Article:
A Little River couple had front row seats for what looked like an episode of Animal Planet.
© DIGBY COURIER
Deer and coyote encounter
Rita Denton had just stood up from quilting, about 3 p.m. on Friday, March 7, when something caught her eye.
Outside the big bay window in the front of her house, she saw a deer jumping in the air and what she thought was a dog.
“I thought, now whose dog is chasing deer?” she told the Courier. “And then I realized it wasn’t a dog. It was a coyote.”
Denton called her husband Dale in from the next room and he thought she was joking.
But it was happening – just 40 feet away from the house.
The Dentons watched for five to ten minutes as the coyote lunged at the deer and then the deer jumped back at the coyote.
“Back and forth, back and forth, she (the deer) would jump at him and he would run off,” says Denton. “I think what she was trying to do was jump on him. She was really giving it back to him; she wasn’t giving up.”
Denton said she was very concerned about the doe – she said she had seen a mother and fawn often on the lawn before this incident and assumes this was the same doe.
“I knew she was really getting tired,” said Denton. “Her tongue was hanging out the side of her mouth and you could see her chest heaving.”
Dale went out on the lawn and yelled at the coyote and it retreated a little ways into the woods but not far.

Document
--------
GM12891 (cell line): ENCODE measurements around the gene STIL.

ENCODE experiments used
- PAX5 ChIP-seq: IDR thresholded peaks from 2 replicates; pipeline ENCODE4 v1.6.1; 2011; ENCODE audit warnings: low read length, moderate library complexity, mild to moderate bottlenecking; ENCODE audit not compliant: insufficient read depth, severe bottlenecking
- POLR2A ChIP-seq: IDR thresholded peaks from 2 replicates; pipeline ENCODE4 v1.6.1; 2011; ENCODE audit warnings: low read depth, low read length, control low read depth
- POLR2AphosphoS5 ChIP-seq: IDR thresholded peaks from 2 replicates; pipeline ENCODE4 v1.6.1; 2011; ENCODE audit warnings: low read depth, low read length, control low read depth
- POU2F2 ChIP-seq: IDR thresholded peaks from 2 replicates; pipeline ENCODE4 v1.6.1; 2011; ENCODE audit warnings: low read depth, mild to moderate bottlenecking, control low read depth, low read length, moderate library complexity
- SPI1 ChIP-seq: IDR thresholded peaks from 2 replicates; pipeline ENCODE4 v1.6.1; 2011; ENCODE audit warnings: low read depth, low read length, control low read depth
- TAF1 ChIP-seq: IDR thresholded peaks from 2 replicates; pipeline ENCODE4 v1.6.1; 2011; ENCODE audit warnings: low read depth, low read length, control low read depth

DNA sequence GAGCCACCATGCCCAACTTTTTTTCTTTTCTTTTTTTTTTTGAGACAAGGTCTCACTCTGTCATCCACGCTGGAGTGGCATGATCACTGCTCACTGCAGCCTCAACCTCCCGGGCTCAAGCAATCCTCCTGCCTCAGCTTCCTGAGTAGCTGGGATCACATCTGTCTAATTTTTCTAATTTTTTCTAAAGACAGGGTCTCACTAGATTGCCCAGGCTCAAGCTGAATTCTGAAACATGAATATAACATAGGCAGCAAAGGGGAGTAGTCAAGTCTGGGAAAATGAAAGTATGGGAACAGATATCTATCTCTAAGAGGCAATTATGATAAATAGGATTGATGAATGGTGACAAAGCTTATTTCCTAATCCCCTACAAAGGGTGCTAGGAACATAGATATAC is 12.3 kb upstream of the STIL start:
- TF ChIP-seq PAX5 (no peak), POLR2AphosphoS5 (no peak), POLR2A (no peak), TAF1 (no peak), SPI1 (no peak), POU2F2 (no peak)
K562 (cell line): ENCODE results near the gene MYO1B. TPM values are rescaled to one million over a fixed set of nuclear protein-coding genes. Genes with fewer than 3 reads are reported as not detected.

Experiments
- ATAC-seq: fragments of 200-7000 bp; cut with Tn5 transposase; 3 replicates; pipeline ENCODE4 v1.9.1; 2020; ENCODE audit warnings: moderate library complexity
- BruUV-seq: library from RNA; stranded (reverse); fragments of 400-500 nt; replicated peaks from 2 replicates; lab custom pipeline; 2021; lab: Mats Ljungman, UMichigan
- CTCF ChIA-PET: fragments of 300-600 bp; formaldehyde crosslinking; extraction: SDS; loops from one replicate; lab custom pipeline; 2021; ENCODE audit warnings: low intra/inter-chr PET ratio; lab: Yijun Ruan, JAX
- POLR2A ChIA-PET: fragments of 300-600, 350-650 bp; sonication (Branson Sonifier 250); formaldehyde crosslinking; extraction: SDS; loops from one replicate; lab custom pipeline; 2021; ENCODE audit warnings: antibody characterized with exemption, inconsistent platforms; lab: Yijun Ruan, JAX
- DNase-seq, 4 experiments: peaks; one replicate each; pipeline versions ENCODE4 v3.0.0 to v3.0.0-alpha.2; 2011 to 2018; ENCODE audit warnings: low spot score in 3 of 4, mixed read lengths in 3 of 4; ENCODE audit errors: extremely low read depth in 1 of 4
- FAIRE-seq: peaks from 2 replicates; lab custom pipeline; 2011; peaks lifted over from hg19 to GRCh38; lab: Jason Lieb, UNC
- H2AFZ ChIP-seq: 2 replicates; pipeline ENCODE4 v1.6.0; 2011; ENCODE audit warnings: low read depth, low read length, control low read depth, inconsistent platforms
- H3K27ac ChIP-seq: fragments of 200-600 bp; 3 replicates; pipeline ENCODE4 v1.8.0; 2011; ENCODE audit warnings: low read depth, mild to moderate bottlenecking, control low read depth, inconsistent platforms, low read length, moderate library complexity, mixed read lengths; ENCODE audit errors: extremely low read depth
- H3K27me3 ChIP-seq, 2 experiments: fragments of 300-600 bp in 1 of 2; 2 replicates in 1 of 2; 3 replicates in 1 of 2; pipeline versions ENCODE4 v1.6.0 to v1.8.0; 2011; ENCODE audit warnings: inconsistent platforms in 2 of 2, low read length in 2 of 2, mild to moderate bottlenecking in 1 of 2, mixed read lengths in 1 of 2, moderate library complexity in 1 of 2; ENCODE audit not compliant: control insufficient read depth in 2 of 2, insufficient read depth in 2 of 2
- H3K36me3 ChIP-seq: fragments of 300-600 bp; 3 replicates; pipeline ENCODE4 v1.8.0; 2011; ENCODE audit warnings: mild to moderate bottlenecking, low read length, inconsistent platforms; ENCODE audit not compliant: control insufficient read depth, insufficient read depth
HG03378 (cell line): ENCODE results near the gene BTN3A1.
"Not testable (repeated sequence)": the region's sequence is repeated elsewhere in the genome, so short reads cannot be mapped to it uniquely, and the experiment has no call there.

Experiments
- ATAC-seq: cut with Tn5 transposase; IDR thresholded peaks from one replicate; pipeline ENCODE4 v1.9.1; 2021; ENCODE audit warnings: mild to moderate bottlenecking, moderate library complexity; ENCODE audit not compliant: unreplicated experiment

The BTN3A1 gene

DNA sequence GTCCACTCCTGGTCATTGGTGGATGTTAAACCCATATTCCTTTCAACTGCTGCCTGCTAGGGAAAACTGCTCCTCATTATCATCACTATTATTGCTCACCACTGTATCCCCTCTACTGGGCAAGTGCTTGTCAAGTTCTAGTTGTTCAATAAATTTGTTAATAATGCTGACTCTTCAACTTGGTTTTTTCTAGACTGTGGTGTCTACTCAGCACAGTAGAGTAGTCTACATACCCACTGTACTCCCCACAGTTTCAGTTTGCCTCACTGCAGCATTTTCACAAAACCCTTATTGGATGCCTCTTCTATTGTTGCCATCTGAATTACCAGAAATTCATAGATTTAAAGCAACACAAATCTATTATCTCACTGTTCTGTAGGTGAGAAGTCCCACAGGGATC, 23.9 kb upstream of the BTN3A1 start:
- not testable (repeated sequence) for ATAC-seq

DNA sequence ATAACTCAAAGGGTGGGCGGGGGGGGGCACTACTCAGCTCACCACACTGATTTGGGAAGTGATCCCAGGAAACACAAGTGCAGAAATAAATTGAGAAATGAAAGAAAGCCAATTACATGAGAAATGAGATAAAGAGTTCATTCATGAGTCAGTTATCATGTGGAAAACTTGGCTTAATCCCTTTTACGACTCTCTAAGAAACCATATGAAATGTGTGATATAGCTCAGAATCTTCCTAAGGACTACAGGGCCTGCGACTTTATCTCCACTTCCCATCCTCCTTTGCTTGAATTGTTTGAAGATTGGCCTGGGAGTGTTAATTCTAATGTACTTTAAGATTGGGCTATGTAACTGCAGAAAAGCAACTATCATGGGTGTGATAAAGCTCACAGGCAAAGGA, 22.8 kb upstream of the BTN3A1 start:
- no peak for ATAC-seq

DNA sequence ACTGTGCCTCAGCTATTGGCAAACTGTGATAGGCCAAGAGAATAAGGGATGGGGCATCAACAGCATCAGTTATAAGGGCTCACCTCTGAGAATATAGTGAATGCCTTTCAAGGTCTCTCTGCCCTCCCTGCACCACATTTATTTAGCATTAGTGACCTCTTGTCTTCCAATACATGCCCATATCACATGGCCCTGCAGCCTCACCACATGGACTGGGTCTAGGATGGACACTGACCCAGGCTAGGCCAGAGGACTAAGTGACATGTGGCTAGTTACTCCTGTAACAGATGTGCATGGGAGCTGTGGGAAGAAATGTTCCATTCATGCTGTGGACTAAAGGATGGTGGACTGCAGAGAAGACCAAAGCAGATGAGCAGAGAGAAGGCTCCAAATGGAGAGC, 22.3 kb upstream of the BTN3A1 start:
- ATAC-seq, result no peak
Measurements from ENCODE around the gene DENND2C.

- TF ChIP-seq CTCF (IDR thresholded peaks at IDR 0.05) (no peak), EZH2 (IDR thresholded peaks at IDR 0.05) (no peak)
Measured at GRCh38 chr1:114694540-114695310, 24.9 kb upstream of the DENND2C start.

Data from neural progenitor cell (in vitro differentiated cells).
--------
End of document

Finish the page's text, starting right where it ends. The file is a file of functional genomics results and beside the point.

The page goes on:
The coyote had no fur on about a foot of its tail, a classic symptom of mange, which is a mite infection under the animals fur.
Mange doesn’t necessarily make the animal act strangely but does put the animal under stress, especially in the cold.
Dale went to leave to bring someone to the house with a firearm but his truck scared off the deer and the coyote.
A friend who traps coyotes spent four hours in behind the Denton property and saw lots of fur where the coyote or coyotes have been eating a lot of rabbit – but otherwise no sign of either animal.
The Dentons haven’t seen the doe and fawn since, although their son, who lives just up the road, has a few extra deer on his lawn these days.
Rita said she regularly hears coyotes howling in back of their property.
Bob Petrie, director of the Wildlife Branch with the Department of Natural Resources says he doesn’t see anything unusual in this predator—prey interaction.
“Coyotes are on the look out for a food source like any other animal,” he told the Courier by phone. “This one happened to occur in range of a camera which makes for some very interesting photos, but I expect this is something that is happening every day in the woods.”
He also didn’t find it unusual that it would happen so near a house.
“Once a coyote finds a deer or possible food source, it will pursue it where ever it goes,” he said.
Petrie says the coyote exhibited normal coyote behaviour when it retreated from Dale.
“Where we would be concerned was when a coyote exhibits signs of habituation, or lacking fear of people,” he said.
The Department of Natural Resources has a webpage with more information on coyotes and how to keep them wild and out of your neighbourhood.